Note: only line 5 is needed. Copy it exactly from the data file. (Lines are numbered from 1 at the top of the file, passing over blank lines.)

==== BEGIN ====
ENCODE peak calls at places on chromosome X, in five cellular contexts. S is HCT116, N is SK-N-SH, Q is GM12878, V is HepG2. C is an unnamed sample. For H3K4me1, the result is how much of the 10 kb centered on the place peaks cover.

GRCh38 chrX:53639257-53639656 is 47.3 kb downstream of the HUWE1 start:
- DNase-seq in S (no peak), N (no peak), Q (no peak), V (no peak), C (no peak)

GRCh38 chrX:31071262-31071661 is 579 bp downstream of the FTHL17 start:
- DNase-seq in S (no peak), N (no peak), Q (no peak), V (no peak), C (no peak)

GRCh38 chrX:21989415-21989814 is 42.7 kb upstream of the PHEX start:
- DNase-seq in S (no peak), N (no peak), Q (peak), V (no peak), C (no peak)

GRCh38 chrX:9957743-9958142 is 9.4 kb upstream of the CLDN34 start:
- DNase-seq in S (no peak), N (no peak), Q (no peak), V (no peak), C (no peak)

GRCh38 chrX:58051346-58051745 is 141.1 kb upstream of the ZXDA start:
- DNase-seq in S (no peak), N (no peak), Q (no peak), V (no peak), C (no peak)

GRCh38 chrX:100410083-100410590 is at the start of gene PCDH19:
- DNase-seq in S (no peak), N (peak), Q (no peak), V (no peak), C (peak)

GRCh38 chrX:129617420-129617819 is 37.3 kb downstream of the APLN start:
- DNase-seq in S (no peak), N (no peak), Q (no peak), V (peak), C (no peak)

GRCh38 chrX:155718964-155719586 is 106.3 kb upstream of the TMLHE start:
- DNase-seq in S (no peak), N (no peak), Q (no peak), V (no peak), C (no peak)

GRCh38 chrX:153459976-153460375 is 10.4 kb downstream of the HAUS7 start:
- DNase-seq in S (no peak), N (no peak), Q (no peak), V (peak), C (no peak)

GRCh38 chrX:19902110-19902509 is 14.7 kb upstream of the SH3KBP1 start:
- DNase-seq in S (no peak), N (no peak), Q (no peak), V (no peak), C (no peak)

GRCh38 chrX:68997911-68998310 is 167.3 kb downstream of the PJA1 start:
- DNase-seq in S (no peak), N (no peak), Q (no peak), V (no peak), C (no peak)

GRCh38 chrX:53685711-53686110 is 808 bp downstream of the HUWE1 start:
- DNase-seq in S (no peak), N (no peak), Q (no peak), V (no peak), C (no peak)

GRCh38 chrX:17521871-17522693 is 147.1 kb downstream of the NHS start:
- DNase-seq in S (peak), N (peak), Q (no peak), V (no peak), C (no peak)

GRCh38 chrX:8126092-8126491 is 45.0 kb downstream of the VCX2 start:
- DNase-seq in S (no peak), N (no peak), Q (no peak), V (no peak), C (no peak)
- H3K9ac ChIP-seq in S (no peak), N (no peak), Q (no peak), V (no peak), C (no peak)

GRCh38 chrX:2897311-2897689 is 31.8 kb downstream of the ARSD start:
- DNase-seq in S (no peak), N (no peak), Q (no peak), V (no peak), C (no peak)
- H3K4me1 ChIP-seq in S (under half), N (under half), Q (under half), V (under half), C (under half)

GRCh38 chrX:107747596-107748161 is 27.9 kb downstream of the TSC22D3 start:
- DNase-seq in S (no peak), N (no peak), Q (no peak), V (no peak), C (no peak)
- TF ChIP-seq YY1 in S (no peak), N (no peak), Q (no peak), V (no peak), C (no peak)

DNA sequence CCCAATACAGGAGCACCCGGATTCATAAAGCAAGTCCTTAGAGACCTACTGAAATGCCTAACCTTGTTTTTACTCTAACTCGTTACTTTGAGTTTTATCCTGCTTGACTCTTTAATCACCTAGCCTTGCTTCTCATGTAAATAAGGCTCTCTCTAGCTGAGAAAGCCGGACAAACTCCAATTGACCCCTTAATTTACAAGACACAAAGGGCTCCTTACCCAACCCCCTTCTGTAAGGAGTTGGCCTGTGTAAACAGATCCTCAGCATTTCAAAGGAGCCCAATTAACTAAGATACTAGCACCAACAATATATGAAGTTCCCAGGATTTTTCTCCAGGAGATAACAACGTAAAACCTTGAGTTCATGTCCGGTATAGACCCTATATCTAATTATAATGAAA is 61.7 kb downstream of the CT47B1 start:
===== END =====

- DNase-seq in S (no peak), N (no peak), Q (no peak), V (no peak), C (no peak)